April 25 , 2018 . EN. Stromboli , Kilauea , Karymsky , Cumbal .

Home / blog georges Vitton / April 25 , 2018 . EN. Stromboli , Kilauea , Karymsky , Cumbal .

April 25 , 2018 . EN. Stromboli , Kilauea , Karymsky , Cumbal .

April 25 , 2018. 

 

 

Stromboli , Italy :

This morning, April 24, the National Institute of Geophysics and Volcanology (INGV) recorded an intense explosive sequence on the Stromboli volcano that involved the mouths of the south-central zone located on the crater terrace. A first explosion, at 11:05, emitted an abundant column of ash mixed with incandescent material and large blocks of lava that fell back into the summit area and along the Sciara del Fuoco. The delivered products exceeded a height of 250 m above the crater terrace, as evidenced by the CCTV cameras of the INGV-OE Etneo Observatory.

This explosion was followed by a second explosive event at 11:06, characterized by a modest fountain. At 11:10, the closing event of the sequence with the launch of pyroclastic material was of lower intensity, compared to the first explosion. Overall, this explosive sequence produced a cloud of ash that quickly dispersed into the southeast quadrants of the island. The launching of coarse pyroclastic materials was radial and fell on the crater terrace and along the Sciara del Fuoco.
Violent explosive sequences, such as that described and classified as major explosions, also occurred recently, on March 18 and 7, and in 2017, on December 1, November 1, October 23 and July 26. These are more violent explosions than those of ordinary Strombolian activity, during which coarse material and ashes are emitted, which falls into the area of the summit.

These events, occasional and unpredictable, abruptly interrupt ordinary Strombolian activity. However, they are part of the volcanic phenomenology typical of the peak activity of Stromboli, characterized by explosions of variable energy. The activity of Stromboli is constantly monitored by the INGV through its sections of Catania, Naples and Palermo.

Source : INGV

Photo : Webcam Skyline.

Vidéo : INGV

 

Kilauea , Hawai :

HVO/USGS Volcanic Activity Notice

Current Volcano Alert Level: WATCH

Current Aviation Color Code: ORANGE

Issued: Tuesday, April 24, 2018, 4:28 PM HST
Source: Hawaiian Volcano Observatory
Notice Number:
Location: N 19 deg 25 min W 155 deg 17 min
Elevation: 4091 ft (1247 m)
Area: Hawaii

Volcanic Activity Summary:  

High lava lake levels in the informally named “Overlook crater” within Halemaʻumaʻu at the summit of Kīlauea Volcano have resulted in a series of overflows of lava onto the Halemaʻumaʻu crater floor beginning late on April 21 and continuing intermittently through this morning. These are the first significant overflows of the summit lava lake since May 2015 (a small overflow also occurred in October 2016). Accompanying this high stand of lava within the Overlook crater are nearly continuous areas of spattering along the margins of the lava lake, providing good views from Hawai‘i Volcanoes National Park’s Jaggar Museum Overlook. Sulphur dioxide gas emissions from the lake remain elevated.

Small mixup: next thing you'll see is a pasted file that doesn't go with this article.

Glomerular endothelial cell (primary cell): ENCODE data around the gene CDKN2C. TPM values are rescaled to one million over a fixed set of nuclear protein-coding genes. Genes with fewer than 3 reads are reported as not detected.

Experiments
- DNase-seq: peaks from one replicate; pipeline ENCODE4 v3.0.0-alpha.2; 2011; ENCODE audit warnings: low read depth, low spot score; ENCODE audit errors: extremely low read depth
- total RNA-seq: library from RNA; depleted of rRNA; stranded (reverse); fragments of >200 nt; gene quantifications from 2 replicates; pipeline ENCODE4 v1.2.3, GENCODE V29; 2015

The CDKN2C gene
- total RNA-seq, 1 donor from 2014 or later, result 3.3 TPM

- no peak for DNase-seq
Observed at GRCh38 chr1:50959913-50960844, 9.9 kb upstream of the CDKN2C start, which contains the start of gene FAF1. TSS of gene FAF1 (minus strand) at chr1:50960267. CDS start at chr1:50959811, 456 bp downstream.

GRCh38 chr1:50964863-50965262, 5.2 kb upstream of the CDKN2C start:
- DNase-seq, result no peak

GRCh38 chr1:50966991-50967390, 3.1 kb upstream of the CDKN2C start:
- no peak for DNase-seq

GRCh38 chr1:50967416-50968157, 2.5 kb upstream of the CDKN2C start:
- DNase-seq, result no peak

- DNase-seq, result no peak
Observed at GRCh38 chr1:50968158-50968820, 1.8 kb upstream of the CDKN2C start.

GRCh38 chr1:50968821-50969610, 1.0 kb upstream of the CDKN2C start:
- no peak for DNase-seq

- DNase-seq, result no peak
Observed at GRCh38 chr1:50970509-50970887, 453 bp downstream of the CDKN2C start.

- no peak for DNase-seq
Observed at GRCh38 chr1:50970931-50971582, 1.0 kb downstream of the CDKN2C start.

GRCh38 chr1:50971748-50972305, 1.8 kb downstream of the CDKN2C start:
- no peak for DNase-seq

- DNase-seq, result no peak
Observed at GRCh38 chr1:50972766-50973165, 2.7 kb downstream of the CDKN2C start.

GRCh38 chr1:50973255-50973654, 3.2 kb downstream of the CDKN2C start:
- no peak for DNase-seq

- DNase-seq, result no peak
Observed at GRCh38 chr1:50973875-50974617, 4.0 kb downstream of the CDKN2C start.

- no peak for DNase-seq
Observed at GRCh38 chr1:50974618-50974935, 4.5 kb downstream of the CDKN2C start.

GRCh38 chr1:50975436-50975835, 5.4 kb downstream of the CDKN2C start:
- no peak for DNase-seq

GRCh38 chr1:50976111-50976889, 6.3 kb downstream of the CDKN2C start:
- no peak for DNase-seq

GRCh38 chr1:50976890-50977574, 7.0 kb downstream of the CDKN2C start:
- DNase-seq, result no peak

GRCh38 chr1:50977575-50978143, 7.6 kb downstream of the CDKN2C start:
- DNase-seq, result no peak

Recent Observations

Since mid-March 2018, tiltmeters and GPS instruments have recorded an overall trend of inflationary tilt at the summit of Kīlauea Volcano reflecting an increase in the amount of magma in the shallow magmatic reservoir. In response, the lava lake within the Overlook crater has risen, reaching levels high enough for lava to flow over the crater rim and spread to the north, south, and southwest of the vent. A series of overflows, each lasting tens of minutes to several hours, occurred between April 21 and April 24. Between overflows, the lava column receded below the Overlook crater rim before rising again.

Based on HVO web camera records and direct observations, these flows are similar to those produced in the April-May 2015 overflows. They consist of lobate sheets of shelly pāhoehoe traveling as far as 375 m (about a quarter mile) across the floor of Halemaʻumaʻu. As of midday April 23, the new lava flows had covered about 40 acres (about 30 percent) of the floor of Halemaʻumaʻu. Each overflow also adds some height to the enclosing vent rim.

Photos of the overflows can be seen on the HVO web site at: https://volcanoes.usgs.gov/volcanoes/kilauea/kilauea_multimedia_15.html

Beginning in mid-April 2018 and continuing through the current high lava lake level and subsequent overflows, HVO seismometers recorded an uptick in small earthquakes beneath Kīlauea’s summit and upper East Rift Zone reflecting increased pressurization. However, unlike the April-May 2015 event, no bursts of earthquakes or deformation indicating an intrusion of magma into the southern caldera region of Kilauea have yet been recorded.

 

Although Kīlauea’s summit and East Rift Zone magma systems are connected, with changes at one sometimes leading to changes at the other, the Puʻu ʻŌʻō vent on Kīlauea Volcano’s East Rift Zone has shown no direct response to the recent overflows. However, HVO tiltmeters, GPS, web cameras, and field observations, continue to record inflation of Puʻu ʻŌʻō and the upper portion of the Episode 61g lava tube system, which could lead to the opening of a new vent on or near Pu‘u ‘Ō‘ō. If/when that happens, it is possible, even likely, that the summit lava lake will be affected, most likely by a significant drop in the lake level.